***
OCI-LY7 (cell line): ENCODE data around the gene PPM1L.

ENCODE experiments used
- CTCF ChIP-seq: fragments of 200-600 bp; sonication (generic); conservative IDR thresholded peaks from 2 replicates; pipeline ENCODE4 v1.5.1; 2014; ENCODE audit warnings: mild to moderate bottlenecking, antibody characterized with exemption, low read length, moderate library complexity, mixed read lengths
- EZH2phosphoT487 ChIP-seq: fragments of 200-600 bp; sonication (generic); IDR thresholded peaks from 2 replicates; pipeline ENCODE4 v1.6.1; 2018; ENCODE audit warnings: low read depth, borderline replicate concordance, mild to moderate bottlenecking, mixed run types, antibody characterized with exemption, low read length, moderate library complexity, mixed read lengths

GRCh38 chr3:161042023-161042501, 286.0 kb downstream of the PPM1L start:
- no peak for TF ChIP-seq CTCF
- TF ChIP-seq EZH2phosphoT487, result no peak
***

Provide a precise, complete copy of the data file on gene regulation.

OCI-LY7 (cell line): ENCODE data around the gene PPM1L.

ENCODE experiments used
- CTCF ChIP-seq: fragments of 200-600 bp; sonication (generic); conservative IDR thresholded peaks from 2 replicates; pipeline ENCODE4 v1.5.1; 2014; ENCODE audit warnings: mild to moderate bottlenecking, antibody characterized with exemption, low read length, moderate library complexity, mixed read lengths
- EZH2phosphoT487 ChIP-seq: fragments of 200-600 bp; sonication (generic); IDR thresholded peaks from 2 replicates; pipeline ENCODE4 v1.6.1; 2018; ENCODE audit warnings: low read depth, borderline replicate concordance, mild to moderate bottlenecking, mixed run types, antibody characterized with exemption, low read length, moderate library complexity, mixed read lengths

GRCh38 chr3:161042023-161042501, 286.0 kb downstream of the PPM1L start:
- no peak for TF ChIP-seq CTCF
- TF ChIP-seq EZH2phosphoT487, result no peak